Smartphones: Who’s winning, and who’s losing?

February 15, 2010

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A couple months ago, I was shopping for a smartphone. I had a Palm Pre, and while I enjoyed using WebOS immensely, the hardware itself felt cheaply made. I was a member of the Palm Pre Homebrew forums, and the single most common thread there and elsewhere regarding the Pre was the same; the slider was breaking. Some owners went through 3 physical phones in a year. Needless to say, that was 2 breaks too many for me so I split. But where did I want to go? The obvious choice was Apple’s iPhone. Or was it?

2009 was a huge year for smartphones. According one study done by the Canalys group, smartphone shipments (specifically touch-screen) were up 138% from Q4 of the previous year. Overall smart phone purchases up 41%. That’s a huge increase, especially in a down economy. People want these new phones. So who’s winning, and what’s coming?

You can see from the article the raw data, I don’t need to repost it here. Androidfeens being Androidfeens, however, what I wanted to do was talk a bit about Android.

The Open Handset Alliance released (well, Google did) Android v1 on October 21, 2008 (source). It’s impact that quarter is hard to determine (Canalys shows it pushing a .5% market share, which in two months is respectable), but what the data shows for 2009 is fairly telling: a 1073.5% increase in market share up to 4.7%.

What does this mean? It means they went from 663K units sold in 2008 to 7.7 MILLION last year. No other OS vendor showed anything like that sort of increase. None showed half.

Now, bear in mind that through the Open Handset Alliance, there’s a wide selection of phones out there sharing that little green robot of an operating system. Some have said (and I don’t dispute) this is more curse than blessing, as each hardware provider (Samsung, HTC, Motorola, and LG just to name a few) usually has their own cream on top of the OS to navigate, etc. Many models are running versions of Android well below the current stable release, which is reportedly a nightmare for some developers.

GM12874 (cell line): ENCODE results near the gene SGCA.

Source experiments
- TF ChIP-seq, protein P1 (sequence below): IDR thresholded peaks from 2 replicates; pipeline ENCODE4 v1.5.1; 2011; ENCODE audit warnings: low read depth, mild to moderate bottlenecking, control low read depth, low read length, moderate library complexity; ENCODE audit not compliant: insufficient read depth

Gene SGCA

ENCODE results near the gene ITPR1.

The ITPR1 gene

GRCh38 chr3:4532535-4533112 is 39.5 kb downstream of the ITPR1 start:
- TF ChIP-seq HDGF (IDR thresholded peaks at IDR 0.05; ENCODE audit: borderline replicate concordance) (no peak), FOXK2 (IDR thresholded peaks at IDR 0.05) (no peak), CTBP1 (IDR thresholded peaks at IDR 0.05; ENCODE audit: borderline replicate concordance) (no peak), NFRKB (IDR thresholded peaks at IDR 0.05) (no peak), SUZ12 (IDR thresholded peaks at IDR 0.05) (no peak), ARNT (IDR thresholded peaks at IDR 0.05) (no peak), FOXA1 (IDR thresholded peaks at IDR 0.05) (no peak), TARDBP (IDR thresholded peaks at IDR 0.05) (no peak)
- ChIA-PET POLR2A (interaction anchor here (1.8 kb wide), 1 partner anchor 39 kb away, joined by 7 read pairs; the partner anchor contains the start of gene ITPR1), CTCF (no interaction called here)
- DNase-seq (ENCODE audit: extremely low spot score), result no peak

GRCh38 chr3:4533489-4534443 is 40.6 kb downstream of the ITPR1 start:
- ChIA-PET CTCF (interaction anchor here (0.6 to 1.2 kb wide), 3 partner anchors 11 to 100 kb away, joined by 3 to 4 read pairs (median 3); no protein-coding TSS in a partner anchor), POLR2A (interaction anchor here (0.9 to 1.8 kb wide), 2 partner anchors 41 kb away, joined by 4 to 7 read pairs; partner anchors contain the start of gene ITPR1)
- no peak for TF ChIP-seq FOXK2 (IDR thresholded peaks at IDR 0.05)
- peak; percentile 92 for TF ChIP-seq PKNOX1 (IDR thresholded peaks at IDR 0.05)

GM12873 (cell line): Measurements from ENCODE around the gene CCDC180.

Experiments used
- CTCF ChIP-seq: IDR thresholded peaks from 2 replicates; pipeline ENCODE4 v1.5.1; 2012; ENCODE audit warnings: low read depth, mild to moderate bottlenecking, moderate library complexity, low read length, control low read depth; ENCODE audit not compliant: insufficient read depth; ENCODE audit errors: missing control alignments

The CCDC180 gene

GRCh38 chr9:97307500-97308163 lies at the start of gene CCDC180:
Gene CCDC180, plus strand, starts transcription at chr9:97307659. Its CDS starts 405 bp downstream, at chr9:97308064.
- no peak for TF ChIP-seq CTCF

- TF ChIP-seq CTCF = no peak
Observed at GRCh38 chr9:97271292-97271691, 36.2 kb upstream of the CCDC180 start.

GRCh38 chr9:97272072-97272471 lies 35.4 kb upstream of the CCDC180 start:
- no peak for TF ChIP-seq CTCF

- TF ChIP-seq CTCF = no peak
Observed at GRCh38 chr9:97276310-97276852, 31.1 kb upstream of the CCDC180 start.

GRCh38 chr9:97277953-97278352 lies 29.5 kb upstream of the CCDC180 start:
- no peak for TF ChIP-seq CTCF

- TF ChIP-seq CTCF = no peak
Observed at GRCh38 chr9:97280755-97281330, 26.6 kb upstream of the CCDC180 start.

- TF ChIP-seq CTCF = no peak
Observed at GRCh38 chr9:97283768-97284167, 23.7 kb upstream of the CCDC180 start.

Even with all of this factored in, I think the Android explosion is going to continue. It’s new and it spread incredibly fast, faster than hardware could keep up. Once that slows down and everyone catches up across the hardware footprint, these little issues will work themselves out. With hints of tablets and netbooks running the OS as well (I’ll tell you, solid state drives should have been a priority in laptops years ago. It’s good to finally see it) you’re looking at an admittedly fledgling OS spreading like wildfire throughout the industry.

Those few months ago, I ended up buying an iPhone, mostly because I had concerns about the multiple versions of the OS floating around per-provider, and also because the Droid had a flip out keyboard, giving me flashbacks of the Pre. If Google had thrown down the Nexus One a few weeks earlier, I think I’d be singing a different tune. And even with contract cancellation as expensive as it is now, I might end up singing it anyways.

I mean, man, it’s got widgets.


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